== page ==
Why is it that the general state of cricket finds itself in the doldrums?

For example, why are so many of the grounds in a terrible state, bordering on disrepair?

In the 1980s, before Zimbabwe even had Test status, grounds such as Alexandra Sports Club, Old Hararians, Bulawayo Athletic Club, and many more grounds were more than capable of hosting first class fixtures against the touring county and various A teams, let alone club matches.

We had no external funds coming in then, so how is it then that these grounds were always in pristine condition?

Even when Zimbabwe were granted Test status in 1992, it was a further Four years before a Test series had extensive coverage when England toured in December/January of 1996/97.

And yet, despite the lack of international income, players were looked after, and even if the match fees were pittance, they were always paid on time.

Items that were once considered part of cricket development such as cricket balls, stumps, etc, have now become a luxury, as time and time again schools, clubs and franchises are unable to do the basics such as net practice, due to the fact that some of the items mentioned are not available due to lack of funds.

Yesterday’s Daily News had a short but spine chilling article saying that retrenchments are eminent.

Players and officials have a right to demand their monthly salaries, just like any other working person, from a cleaner to a journalist.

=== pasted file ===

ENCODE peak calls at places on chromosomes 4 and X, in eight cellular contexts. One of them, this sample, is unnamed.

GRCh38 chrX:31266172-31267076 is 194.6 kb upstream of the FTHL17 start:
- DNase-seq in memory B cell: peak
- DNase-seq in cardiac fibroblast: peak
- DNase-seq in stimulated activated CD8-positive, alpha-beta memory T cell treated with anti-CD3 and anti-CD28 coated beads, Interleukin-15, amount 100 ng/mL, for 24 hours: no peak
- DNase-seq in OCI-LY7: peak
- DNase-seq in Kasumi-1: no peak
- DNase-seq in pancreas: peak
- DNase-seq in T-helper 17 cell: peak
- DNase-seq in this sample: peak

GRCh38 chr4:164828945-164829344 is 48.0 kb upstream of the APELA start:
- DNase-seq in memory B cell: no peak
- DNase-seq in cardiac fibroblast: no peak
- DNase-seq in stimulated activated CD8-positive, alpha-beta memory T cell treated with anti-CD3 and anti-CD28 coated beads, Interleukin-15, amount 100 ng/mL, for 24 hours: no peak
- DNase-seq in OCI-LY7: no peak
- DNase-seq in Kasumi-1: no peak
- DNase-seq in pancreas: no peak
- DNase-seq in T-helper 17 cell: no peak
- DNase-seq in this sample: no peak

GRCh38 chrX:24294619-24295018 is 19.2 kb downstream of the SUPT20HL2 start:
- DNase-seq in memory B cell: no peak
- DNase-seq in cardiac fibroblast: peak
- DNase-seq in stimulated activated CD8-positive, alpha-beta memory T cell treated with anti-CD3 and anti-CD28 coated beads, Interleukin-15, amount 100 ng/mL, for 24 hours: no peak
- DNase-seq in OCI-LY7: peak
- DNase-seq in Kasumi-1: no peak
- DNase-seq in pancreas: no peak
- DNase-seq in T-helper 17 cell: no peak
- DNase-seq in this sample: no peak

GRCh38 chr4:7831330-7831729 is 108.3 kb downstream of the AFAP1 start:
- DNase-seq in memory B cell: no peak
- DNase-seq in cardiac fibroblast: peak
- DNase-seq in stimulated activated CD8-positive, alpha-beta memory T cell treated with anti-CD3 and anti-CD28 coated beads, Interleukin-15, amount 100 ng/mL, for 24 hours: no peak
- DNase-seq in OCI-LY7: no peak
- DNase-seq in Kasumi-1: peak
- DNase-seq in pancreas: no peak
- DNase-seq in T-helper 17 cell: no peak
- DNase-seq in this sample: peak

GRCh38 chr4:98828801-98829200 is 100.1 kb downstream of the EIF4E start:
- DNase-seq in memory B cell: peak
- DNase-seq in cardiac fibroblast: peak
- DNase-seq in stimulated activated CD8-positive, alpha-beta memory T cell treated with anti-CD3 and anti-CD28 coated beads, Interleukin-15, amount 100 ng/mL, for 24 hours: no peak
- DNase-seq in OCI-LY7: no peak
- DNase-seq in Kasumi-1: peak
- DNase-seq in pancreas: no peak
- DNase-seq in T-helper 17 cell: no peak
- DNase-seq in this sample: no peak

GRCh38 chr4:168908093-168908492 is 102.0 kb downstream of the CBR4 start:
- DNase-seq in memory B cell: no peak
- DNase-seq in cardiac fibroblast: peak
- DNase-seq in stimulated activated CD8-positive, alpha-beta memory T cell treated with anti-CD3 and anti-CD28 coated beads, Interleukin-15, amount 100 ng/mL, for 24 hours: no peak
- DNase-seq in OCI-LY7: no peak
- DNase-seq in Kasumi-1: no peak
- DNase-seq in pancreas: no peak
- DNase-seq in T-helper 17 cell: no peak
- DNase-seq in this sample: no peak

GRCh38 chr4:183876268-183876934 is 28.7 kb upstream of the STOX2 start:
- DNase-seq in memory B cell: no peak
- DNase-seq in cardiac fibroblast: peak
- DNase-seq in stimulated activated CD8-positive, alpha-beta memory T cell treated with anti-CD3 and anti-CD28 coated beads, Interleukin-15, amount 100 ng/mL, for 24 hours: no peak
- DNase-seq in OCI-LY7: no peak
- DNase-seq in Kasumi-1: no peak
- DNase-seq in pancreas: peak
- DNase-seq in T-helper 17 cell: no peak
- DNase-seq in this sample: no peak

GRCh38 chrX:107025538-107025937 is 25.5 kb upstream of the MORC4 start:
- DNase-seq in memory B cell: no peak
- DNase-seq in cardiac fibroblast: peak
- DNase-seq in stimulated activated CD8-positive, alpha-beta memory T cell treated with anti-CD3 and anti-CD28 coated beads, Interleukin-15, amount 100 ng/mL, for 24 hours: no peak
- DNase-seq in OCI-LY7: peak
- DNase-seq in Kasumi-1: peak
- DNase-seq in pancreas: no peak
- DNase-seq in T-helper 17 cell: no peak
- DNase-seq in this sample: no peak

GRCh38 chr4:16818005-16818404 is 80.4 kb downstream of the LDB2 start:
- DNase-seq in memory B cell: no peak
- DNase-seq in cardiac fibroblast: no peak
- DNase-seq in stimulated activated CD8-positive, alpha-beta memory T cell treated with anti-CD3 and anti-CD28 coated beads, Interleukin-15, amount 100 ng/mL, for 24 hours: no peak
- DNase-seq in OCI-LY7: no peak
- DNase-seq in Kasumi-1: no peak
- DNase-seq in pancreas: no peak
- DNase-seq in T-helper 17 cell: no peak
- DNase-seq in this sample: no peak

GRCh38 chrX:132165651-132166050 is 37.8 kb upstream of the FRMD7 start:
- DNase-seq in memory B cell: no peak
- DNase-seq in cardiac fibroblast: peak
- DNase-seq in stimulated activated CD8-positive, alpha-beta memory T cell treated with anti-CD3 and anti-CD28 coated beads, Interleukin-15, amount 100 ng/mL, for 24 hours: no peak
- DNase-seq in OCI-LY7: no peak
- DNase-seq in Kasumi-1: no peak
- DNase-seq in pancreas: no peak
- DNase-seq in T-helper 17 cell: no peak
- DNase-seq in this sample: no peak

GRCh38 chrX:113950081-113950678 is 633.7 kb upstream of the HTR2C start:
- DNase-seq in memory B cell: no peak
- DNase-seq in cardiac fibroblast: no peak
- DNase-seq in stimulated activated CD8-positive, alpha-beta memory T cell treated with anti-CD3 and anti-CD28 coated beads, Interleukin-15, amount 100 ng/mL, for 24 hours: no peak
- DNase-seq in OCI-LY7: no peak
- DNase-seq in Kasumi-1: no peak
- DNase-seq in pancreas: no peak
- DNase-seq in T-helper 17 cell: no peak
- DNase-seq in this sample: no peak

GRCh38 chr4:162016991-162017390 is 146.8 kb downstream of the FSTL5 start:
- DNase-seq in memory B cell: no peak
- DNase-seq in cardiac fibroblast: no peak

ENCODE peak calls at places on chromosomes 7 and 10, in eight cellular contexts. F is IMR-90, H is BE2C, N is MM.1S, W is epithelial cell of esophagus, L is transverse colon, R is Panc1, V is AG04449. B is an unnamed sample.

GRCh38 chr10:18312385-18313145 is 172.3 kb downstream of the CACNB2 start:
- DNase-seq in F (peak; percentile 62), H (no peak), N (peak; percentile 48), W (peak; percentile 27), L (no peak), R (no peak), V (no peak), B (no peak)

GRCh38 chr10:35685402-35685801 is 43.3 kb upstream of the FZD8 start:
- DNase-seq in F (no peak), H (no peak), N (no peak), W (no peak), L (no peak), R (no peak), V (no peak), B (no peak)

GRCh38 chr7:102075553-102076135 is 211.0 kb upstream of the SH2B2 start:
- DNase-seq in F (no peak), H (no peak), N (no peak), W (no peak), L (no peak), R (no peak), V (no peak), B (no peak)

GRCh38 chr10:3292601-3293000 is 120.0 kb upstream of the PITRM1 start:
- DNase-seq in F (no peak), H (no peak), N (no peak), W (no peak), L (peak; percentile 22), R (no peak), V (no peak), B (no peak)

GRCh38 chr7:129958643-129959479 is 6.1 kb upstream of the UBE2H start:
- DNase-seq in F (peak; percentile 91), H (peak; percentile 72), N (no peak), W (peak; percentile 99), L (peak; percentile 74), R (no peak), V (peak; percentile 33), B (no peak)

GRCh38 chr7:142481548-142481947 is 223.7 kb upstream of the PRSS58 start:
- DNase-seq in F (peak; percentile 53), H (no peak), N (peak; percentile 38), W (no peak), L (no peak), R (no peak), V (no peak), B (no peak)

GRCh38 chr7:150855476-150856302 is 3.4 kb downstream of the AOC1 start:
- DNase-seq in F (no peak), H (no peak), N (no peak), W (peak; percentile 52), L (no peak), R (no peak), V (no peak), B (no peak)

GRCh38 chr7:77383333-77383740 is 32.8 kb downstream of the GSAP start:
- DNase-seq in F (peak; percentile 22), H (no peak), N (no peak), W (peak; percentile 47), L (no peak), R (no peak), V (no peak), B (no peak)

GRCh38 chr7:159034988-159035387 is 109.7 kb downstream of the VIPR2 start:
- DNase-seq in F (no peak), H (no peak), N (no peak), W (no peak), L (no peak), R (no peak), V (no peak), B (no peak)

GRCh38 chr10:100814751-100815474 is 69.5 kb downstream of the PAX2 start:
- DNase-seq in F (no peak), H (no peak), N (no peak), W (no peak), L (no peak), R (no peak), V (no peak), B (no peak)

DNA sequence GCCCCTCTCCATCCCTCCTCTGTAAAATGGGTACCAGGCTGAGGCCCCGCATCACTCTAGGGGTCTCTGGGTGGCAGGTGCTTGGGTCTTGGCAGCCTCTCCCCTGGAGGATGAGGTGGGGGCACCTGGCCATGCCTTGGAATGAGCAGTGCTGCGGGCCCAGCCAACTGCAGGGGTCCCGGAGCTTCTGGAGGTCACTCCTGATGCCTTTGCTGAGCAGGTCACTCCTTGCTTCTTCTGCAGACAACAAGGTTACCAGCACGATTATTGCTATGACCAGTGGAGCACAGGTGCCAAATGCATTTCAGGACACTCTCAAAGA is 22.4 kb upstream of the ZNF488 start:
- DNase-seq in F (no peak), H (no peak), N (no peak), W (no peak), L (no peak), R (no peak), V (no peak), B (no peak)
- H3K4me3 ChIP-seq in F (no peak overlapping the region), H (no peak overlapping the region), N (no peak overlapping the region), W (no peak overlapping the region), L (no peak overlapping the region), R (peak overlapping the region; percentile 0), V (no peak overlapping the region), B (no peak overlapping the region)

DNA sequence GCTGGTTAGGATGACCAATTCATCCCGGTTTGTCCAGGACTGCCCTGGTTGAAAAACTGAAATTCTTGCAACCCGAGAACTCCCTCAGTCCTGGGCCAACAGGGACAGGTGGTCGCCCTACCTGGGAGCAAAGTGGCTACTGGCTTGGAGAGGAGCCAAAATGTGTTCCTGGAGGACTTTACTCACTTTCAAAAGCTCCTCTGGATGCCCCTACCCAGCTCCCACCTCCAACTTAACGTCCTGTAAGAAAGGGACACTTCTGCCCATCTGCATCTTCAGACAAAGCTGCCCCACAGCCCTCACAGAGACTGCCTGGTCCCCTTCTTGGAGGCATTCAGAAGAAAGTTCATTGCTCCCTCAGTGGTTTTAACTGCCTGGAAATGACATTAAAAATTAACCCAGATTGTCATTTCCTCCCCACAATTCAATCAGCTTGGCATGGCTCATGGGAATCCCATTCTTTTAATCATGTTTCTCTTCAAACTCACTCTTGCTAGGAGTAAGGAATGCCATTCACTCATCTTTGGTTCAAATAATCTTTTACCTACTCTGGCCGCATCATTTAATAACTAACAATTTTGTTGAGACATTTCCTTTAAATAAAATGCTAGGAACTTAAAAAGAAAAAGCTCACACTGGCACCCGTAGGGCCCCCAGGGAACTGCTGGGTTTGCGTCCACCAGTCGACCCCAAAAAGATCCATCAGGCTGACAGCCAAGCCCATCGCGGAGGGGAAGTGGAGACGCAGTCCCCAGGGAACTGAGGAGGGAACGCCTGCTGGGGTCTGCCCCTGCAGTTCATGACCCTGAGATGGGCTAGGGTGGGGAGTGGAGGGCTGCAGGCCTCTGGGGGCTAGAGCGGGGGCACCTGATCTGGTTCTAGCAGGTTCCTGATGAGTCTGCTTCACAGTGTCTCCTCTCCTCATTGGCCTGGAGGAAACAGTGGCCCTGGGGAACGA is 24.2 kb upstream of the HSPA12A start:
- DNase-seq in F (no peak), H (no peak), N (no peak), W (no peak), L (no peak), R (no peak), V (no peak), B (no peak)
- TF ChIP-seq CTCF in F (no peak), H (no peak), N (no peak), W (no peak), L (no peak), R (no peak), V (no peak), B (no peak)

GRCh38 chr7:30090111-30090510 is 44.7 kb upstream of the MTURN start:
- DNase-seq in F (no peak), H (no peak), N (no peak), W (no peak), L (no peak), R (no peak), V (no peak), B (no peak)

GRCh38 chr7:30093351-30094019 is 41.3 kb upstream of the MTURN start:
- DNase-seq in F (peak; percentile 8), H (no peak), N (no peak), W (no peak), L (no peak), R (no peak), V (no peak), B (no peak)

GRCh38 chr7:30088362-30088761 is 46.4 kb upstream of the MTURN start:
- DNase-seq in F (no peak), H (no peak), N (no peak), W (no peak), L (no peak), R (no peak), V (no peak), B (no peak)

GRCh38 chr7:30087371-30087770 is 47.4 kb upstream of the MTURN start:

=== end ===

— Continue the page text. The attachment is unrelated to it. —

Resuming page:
So can we really call our players flops?

Or can we embrace the name, take it one step further and call the entire setup which includes players, officials, coaches, managers and chairmen a total disgrace?

Let us remind ourselves that Zimbabwe have not only been on the receiving end, but we have also left superior countries with red faces, after beating them in various forms of the game.

You need only look at England and their recent loss to the Netherlands to remind yourself that cricket, and more to the point, T20 cricket, is a game full of surprises, some good, and some not so good.

The truth of the matter is that we are all at fault. Some players have undoubtedly become arrogant, lazy and complacent, while we also have to acknowledge that certain members of our governing body need to be held accountable for what has now become an organisation which finds itself in free fall mode.


Comments (2)

Zimbabwe used to have people playing cricket in all the cities and towns and all the farming areas. The National team used to fill Harare Sports Club with spectators. Political interfernce, the demise of Commercial farming and maladministration and self enrichment from management and disenchantment meant that supporters & players voted with their feet. Nowadays Zimcricket has to Bus in schoolkids to make the crowds half respectable. It used to be a honor to play for the national team, nowadays nobody cares!

Johnny K - 4 April 2014

As a past administrator and my experience of the ZC Administration I am in no doubt that the major blame for the state of Zimbabwe Cricket lies totally in the hands of Chingoka, his merry men and the general public for not demanding the change so sorely needed

Tim Savory - 4 April 2014